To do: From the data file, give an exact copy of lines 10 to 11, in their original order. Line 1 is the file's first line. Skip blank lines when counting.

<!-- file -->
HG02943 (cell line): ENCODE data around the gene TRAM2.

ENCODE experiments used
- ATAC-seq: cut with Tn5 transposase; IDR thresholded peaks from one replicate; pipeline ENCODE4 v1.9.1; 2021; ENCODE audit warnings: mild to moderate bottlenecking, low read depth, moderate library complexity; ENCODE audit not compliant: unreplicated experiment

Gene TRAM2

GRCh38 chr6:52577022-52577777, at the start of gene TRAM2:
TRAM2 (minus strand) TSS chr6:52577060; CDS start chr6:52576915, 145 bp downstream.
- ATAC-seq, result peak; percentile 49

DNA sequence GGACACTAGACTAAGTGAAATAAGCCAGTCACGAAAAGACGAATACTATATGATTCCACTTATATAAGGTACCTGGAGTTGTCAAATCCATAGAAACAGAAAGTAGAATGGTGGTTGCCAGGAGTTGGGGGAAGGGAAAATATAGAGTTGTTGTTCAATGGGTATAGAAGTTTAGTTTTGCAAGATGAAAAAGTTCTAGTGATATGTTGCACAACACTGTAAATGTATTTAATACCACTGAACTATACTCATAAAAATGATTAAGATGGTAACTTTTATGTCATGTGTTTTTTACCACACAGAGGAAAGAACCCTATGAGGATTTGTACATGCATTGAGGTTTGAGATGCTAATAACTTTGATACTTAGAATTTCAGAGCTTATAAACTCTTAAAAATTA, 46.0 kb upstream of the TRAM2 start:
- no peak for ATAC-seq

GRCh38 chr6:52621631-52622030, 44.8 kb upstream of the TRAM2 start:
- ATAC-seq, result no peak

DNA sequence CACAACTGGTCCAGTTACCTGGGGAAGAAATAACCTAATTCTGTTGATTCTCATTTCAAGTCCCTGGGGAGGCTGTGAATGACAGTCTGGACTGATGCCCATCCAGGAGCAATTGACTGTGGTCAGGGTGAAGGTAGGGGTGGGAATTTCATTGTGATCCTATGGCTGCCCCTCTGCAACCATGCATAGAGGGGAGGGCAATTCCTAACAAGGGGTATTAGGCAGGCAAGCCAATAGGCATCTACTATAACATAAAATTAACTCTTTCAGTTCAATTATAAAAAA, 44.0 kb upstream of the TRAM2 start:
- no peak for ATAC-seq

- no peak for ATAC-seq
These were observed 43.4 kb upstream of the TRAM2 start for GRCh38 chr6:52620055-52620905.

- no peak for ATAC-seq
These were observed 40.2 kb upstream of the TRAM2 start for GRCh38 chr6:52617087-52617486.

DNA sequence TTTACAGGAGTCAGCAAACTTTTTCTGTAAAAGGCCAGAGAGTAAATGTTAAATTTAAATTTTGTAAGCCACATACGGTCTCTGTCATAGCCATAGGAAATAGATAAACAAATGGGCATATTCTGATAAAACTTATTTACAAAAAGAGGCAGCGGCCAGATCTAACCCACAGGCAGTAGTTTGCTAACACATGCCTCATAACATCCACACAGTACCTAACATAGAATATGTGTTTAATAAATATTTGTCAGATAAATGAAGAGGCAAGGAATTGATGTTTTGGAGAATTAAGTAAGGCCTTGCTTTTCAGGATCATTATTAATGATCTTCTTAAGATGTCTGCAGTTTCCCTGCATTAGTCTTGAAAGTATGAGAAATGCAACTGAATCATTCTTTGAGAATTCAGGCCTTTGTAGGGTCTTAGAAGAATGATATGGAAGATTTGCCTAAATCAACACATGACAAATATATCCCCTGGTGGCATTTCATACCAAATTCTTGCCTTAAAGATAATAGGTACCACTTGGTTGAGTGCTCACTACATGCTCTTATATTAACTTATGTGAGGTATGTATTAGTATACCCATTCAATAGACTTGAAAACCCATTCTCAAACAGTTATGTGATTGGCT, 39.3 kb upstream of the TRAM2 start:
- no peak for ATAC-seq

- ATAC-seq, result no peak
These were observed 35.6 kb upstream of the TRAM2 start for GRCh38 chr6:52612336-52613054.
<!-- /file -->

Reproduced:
GRCh38 chr6:52621631-52622030, 44.8 kb upstream of the TRAM2 start:
- ATAC-seq, result no peak